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Tuesday, May 19, 2009

ESL Teacher Blog: Pronouncing -ed Endings in the Simple Past Tense

Regular verbs end with -ed in the Past Simple tense in English and that’s a pretty easy rule to apply. Yet, for many students the pronunciation of -ed is nothing short of confusion: /t/, /d/ or /id/ and why? Is /e/ between the last two consonants silent or does it make a sound?

Even if you've already dedicated a special class to clarifying these questions, it’s worth reviewing again and again until your students’ ear is able to discern and correctly produce the final sounds of the -ed verbs.

First, make sure students understand what voiced and voiceless consonant sounds are. Have them place their hands on the throat and feel the vibration of the vocal cords. Voiced sounds (b, d, g, j, l, m, n, r, v, z) will produce movement while voiceless sounds (f, k, p, s, t, x) won’t. Point out the consonant clusters: compare the voiced /th/ as in ‘teethe’ and voiceless as in ‘mouth’ and test the other common voiceless /ch/, /sh/ and /ph/ (as in laugh) combinations.

Review the rules with plenty of examples:

We pronounce /d/ at the end of an -ed verb if it’s preceded by a voiced sound: jogged, screamed, buttoned, robbed, etc.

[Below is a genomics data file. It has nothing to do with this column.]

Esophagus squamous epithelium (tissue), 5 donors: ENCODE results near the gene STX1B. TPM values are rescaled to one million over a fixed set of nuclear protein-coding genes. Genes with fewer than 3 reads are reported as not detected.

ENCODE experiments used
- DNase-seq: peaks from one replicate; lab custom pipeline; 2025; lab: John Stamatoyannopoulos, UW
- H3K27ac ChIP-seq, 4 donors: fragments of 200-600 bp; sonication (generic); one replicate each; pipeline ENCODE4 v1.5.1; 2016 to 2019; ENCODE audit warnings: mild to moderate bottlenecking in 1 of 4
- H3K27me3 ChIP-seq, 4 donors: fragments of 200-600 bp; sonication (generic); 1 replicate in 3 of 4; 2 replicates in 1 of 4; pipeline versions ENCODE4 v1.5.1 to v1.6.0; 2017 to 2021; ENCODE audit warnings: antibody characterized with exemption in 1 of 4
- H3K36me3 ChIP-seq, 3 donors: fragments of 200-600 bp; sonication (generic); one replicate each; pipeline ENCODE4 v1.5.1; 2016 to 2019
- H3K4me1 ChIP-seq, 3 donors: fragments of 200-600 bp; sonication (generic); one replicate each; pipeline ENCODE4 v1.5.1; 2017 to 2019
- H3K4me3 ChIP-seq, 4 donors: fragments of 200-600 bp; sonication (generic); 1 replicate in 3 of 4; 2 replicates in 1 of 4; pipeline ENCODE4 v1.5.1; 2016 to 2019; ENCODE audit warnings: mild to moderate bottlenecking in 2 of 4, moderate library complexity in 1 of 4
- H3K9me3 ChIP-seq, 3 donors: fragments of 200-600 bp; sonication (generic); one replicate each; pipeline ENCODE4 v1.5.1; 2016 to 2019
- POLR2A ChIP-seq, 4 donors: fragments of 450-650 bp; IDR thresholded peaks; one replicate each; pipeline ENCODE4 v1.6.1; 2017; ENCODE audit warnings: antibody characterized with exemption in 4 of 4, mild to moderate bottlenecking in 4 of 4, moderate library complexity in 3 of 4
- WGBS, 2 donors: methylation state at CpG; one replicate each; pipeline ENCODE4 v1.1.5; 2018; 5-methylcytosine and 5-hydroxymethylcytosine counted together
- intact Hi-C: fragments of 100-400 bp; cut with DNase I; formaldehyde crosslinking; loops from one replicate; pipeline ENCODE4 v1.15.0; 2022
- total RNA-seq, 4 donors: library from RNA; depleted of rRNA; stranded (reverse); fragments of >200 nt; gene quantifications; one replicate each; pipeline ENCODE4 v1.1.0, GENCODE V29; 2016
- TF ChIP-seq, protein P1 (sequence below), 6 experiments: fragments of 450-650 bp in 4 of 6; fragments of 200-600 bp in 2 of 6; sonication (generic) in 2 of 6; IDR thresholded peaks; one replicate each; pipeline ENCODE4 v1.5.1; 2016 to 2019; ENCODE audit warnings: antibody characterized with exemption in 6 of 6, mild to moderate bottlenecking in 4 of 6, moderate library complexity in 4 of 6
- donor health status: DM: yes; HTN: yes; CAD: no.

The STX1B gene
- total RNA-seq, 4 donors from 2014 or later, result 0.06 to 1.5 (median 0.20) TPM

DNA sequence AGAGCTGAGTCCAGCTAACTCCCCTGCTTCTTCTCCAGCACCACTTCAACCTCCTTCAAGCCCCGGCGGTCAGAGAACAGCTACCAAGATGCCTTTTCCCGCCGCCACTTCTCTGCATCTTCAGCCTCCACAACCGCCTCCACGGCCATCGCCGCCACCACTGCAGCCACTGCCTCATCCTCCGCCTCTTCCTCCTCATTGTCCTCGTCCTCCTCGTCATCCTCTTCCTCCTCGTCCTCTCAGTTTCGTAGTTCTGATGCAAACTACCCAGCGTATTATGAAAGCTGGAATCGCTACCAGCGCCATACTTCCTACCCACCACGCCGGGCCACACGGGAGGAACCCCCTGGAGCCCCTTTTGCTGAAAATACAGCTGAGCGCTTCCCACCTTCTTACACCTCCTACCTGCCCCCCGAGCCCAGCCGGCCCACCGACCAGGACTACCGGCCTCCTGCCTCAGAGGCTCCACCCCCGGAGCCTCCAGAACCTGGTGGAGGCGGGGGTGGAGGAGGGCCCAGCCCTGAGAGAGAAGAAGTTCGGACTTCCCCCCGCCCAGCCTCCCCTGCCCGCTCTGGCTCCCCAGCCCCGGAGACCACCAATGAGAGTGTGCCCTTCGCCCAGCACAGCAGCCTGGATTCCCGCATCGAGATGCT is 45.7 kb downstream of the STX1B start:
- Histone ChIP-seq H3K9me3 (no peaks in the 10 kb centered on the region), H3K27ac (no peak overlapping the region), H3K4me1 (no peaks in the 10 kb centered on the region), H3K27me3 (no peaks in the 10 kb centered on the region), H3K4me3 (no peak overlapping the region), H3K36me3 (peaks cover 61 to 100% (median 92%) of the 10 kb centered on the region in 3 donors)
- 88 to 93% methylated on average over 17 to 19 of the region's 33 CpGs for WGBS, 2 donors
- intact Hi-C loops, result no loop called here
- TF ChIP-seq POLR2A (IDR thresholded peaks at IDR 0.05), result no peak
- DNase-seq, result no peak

We pronounce /t/ at the end of an -ed verb if it’s preceded by a voiceless sound: stopped, taxed, popped, washed, etc.

We pronounce /id/ at the end of an -ed verb if it’s preceded by /t/: shouted, punctuated, reported, chatted, etc.

Special cases that are worth noticing:

The letter -s- will sound as a voiced sound /z/ before a vowel. This in turn will make the final letter -d- sound /d/ (and not /t/) as in: released, increased, raised, etc.

The ending of a verb that ends with a vowel sound (!), not only letter, will have a /d/ sound at the end: prayed, glued, paid, but also: interviewed, cooed, mowed, etc.

Have your students circle the past tense regular verbs in any reading you did in class. Ask them to organize the verbs into 3 categories based on their last sounds (/d/, /t/, /id/) while reasoning their choice. Make sure to include less obvious cases (promised vs. deceased, birthed vs. breathed).
POSTED BY Olga Galperin AT 3:06 PM
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